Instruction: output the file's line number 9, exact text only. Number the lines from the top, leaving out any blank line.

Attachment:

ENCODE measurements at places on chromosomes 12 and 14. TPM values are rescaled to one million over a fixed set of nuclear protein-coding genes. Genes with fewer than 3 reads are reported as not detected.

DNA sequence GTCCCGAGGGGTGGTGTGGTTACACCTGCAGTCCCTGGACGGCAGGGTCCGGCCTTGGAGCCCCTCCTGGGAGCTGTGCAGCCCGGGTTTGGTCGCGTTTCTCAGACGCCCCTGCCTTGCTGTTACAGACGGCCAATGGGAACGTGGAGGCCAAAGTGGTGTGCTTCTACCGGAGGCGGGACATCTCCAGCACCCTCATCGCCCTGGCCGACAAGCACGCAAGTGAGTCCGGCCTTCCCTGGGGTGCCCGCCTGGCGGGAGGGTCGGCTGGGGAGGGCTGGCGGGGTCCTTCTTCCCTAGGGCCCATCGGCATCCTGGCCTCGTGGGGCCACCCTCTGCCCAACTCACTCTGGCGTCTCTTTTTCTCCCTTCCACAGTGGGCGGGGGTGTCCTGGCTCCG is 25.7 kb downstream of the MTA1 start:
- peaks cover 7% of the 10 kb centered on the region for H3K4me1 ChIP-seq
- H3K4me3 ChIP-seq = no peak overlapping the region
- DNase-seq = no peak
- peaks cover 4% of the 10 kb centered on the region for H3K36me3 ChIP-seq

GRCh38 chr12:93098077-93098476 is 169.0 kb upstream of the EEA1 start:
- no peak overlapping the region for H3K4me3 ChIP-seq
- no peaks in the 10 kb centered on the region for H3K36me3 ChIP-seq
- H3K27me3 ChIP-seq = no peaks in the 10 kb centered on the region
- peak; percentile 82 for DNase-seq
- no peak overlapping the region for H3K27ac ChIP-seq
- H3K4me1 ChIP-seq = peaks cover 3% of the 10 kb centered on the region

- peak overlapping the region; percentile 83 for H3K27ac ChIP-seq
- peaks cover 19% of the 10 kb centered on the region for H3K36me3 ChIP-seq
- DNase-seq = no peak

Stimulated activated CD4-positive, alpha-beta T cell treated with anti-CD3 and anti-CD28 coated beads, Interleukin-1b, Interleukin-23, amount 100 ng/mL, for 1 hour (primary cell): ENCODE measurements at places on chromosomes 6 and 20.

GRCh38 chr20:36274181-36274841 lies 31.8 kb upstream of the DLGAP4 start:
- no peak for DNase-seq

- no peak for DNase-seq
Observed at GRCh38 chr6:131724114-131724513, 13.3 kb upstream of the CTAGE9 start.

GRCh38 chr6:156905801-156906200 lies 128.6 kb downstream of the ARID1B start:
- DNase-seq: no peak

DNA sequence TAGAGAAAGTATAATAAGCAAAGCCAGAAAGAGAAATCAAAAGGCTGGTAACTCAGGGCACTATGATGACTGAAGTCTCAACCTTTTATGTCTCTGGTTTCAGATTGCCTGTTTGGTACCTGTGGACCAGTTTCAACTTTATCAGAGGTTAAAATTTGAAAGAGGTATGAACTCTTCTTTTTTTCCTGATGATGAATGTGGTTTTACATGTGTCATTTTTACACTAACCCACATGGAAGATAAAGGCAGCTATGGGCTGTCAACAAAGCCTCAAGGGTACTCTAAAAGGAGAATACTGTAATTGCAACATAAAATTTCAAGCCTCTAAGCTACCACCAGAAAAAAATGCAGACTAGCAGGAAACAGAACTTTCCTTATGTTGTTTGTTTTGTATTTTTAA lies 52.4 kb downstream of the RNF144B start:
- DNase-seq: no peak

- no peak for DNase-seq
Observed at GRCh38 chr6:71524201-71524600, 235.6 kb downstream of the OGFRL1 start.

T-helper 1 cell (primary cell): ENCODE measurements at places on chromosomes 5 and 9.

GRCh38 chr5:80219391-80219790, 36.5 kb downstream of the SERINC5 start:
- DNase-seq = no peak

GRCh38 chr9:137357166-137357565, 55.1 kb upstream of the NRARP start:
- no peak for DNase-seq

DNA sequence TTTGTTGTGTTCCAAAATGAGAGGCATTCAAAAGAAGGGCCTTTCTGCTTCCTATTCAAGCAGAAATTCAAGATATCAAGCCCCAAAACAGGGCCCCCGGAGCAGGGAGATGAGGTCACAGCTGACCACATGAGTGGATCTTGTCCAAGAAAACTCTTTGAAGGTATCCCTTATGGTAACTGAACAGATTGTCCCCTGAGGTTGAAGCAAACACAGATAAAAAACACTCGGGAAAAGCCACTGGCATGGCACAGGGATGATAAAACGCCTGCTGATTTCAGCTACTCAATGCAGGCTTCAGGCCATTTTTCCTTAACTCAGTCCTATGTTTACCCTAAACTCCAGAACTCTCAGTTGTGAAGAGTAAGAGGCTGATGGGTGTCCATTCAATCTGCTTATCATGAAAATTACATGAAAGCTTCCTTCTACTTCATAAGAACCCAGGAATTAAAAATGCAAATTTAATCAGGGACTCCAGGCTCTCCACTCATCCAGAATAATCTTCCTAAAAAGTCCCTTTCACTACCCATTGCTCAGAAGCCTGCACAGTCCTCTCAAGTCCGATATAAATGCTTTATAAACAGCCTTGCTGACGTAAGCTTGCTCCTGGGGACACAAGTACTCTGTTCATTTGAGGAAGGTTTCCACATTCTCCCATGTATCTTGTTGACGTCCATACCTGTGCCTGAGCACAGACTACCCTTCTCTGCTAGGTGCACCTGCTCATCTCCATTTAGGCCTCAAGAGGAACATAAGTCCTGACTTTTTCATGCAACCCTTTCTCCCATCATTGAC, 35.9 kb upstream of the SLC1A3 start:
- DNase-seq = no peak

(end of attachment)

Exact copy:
- no peaks in the 10 kb centered on the region for H3K36me3 ChIP-seq